In the Tucson area, courses are filled to capacity in winter. When the summer heat drives people indoors, however, some golf courses slash their greens fees by half and give away gasoline and lunches to draw customers. And the scarcity of golfers is only exacerbated by the overabundance of courses.

"In 1984, the Tucson area had 21 golf courses. Today there’s 52," says Mike Hayes, who runs five municipal courses for the city of Tucson. "We’re way overbuilt, probably by eight or nine courses."

Still, the National Golf Foundation denies that the sport is in a long-term decline. The foundation’s research director, Jim Kass, says the drop in new course construction makes sense, given the recent drop-off in rounds played: It’s "an appropriate culling of facilities which should happen in a rational market." But now that the baby boomers are retiring, he forecasts an increase in the number of golf rounds that will be played in the next 20 years.

What about the water?

But there are other forces at work here besides the market. Golf courses have gotten very good at making their water go a long way. They have to be, according to state water officials in Arizona and Utah, because it is such a huge expense. Nonetheless, water use remains astronomical, and that’s becoming an issue.

In the Tucson area, golf courses use a total of 21,000 acre-feet of groundwater, treated sewage effluent and Central Arizona Project water each year. That’s 6 percent of the region’s total water use, enough to water the lawns and supply the showers of more than 60,000 Tucson families.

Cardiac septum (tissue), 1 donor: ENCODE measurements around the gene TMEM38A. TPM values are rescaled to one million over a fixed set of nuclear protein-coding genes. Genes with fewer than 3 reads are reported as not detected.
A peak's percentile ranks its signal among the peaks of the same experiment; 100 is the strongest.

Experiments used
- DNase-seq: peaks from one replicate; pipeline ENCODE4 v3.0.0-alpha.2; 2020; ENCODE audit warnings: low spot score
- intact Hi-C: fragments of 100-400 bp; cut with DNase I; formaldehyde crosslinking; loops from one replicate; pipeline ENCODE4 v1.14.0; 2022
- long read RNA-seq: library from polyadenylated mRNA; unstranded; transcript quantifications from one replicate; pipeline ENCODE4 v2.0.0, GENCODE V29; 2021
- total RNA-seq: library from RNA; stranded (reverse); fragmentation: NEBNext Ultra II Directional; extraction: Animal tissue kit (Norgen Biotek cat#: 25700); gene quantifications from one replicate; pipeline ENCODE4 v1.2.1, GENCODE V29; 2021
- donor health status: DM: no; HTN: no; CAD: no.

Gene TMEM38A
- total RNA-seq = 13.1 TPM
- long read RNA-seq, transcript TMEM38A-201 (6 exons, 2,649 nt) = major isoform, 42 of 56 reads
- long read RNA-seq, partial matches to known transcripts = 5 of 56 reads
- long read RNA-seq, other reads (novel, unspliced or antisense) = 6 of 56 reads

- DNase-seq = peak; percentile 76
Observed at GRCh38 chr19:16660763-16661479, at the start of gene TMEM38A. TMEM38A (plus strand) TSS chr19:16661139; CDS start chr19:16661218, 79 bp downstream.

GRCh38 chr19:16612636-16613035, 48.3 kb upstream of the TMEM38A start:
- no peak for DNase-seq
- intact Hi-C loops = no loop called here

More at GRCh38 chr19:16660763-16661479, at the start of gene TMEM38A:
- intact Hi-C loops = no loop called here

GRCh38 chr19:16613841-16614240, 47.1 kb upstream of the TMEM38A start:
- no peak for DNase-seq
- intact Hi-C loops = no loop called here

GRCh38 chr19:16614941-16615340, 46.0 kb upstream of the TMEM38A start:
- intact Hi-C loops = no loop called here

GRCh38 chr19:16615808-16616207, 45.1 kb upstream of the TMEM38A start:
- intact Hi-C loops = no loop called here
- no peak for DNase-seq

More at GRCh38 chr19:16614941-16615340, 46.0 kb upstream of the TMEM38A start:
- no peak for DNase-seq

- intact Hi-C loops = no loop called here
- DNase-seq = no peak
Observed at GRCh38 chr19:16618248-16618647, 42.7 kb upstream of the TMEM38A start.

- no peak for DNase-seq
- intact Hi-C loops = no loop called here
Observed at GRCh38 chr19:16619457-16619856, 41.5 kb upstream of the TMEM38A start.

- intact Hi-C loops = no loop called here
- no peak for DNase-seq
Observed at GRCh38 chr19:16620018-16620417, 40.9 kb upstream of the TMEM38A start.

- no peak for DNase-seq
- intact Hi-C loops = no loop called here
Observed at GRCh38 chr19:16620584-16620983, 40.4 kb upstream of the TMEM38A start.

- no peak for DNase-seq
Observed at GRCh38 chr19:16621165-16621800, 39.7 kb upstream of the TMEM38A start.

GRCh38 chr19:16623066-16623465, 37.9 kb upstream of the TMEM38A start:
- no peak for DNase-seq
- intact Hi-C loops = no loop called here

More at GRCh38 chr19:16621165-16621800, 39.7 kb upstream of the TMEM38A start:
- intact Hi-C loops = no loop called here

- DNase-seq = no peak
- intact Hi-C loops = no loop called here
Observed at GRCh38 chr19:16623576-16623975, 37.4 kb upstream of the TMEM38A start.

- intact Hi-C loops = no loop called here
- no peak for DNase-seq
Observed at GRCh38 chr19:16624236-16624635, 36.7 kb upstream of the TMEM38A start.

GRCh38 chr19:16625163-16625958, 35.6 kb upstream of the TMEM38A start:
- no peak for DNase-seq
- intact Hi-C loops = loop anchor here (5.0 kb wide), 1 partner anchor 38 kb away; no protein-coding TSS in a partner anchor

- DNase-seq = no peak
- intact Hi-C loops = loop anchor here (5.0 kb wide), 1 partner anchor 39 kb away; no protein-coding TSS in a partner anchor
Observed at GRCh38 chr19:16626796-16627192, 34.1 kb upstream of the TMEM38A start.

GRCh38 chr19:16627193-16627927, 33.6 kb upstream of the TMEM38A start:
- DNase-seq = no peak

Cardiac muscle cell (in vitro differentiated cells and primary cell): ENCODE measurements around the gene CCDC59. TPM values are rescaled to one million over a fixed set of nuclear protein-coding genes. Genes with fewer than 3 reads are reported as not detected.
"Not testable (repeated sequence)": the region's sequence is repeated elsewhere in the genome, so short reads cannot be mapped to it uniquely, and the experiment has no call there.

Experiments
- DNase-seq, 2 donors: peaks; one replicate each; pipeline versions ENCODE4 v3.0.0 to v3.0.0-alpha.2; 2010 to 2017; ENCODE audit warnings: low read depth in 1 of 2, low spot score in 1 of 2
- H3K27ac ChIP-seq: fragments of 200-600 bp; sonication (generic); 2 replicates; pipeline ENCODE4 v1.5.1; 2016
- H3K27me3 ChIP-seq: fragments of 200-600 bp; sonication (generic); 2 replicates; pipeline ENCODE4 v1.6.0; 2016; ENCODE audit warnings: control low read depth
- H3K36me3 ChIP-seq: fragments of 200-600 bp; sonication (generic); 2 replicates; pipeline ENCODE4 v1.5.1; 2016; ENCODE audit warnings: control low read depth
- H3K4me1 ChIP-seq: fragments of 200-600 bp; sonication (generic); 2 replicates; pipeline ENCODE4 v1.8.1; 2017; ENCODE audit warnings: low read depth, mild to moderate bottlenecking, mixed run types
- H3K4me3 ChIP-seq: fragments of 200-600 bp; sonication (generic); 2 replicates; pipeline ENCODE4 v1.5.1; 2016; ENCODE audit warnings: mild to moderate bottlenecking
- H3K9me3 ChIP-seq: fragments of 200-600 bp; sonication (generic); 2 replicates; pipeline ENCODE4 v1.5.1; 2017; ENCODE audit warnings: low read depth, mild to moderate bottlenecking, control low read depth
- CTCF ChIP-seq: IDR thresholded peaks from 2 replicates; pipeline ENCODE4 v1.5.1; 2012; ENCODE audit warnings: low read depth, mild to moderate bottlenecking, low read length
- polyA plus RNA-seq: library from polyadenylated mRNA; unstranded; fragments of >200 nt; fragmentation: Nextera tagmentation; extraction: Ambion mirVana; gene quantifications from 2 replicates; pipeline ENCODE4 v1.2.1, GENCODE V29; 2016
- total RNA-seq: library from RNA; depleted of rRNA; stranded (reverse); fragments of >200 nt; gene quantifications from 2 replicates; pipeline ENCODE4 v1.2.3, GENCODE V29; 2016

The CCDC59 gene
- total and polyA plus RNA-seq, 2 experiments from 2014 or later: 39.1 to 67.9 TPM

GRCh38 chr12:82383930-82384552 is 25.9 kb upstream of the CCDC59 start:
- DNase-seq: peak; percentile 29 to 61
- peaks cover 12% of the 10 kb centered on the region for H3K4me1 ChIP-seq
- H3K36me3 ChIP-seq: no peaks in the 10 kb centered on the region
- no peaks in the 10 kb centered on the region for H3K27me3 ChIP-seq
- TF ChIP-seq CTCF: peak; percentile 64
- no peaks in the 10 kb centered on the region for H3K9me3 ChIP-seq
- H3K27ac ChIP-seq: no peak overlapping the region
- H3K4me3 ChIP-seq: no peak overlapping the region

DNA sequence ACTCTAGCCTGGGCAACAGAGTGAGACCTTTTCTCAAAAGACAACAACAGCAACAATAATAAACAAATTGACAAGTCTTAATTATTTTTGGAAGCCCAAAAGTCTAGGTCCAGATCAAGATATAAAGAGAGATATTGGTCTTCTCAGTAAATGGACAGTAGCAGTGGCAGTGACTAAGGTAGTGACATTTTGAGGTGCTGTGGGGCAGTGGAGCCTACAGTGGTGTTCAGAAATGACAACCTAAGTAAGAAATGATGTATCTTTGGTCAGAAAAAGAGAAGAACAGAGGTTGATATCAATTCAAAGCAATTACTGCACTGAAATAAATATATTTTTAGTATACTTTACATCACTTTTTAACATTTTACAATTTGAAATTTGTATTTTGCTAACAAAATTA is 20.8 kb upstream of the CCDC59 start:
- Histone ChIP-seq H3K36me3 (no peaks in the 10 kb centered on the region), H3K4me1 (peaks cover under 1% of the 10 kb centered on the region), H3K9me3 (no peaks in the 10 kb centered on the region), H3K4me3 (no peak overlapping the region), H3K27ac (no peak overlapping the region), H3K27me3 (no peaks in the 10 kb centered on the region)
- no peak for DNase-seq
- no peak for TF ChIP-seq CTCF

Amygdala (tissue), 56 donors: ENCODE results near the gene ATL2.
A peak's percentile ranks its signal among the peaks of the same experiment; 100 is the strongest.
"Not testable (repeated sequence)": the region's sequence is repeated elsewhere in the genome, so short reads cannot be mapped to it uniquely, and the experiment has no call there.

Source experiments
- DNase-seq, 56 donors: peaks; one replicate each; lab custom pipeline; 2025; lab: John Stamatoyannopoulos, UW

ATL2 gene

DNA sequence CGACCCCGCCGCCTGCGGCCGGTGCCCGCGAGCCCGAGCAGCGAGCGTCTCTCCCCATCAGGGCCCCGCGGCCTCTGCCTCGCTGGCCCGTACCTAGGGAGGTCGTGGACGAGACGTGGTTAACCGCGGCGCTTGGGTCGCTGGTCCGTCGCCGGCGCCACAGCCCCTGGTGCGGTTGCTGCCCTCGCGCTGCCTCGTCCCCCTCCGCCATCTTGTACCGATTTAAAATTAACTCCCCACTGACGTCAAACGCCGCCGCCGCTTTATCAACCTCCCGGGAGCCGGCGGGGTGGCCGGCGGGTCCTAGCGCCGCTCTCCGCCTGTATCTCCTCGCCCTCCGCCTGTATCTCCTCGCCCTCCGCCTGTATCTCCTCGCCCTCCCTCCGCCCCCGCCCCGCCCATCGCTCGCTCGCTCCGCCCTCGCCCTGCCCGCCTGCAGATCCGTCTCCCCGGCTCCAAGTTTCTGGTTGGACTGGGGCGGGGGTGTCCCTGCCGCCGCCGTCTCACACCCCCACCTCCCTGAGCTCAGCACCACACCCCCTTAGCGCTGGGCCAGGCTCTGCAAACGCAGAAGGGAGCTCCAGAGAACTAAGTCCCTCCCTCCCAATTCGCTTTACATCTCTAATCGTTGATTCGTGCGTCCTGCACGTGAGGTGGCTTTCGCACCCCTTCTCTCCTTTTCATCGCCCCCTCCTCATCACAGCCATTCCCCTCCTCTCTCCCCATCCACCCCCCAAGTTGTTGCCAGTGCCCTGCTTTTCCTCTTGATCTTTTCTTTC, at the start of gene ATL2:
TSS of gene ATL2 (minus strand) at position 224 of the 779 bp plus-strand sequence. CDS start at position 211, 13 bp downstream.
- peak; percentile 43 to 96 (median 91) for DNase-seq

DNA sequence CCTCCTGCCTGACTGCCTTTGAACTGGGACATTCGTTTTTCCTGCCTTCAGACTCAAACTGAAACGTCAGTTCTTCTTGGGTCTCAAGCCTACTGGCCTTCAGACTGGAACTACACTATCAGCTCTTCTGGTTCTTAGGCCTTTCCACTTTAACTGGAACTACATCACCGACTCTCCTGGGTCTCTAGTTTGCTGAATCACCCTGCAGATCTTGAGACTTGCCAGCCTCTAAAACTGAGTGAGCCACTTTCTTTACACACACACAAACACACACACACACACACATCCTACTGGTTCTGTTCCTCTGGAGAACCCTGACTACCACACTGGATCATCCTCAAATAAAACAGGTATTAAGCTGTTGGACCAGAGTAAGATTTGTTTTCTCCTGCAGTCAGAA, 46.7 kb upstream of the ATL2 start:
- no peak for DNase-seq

Those figures persuaded Pima County Administrator Chuck Huckelberry to propose the once-unthinkable. Earlier this summer, he asked his County Board of Supervisors to consider killing plans for golf courses on four developments‚ even though they’d already been approved, because they would have to pump from Tucson’s chronically stressed groundwater supplies.

Five years ago in Tucson, only environmentalists complained when the board unanimously agreed to add nine holes to a golf course in the Canoa Ranch development adjacent to Green Valley, where seven courses were already slurping groundwater (HCN, 2/15/99: Yankee stay home). But this year, for economic reasons, owners of two of the proposed courses had already considered dropping them prior to Huckelberry’s announcement.

A third course site, not far from the Sycamore Canyon development, was paved over for a subdivision a few years ago. Developer Eric Abrams, whose project abuts the paved-over fairways, says it doesn’t make any sense to build more golf courses that use groundwater. His company’s existing course, now 30 years old, does OK, he says — it sees about 35,000 rounds played annually — but he hopes the area doesn’t get another new course anytime soon.

"You’re asking me if we would build a golf course again if we had the choice now?" Abrams says. "No."

The author is the Arizona Daily Star’s environmental reporter.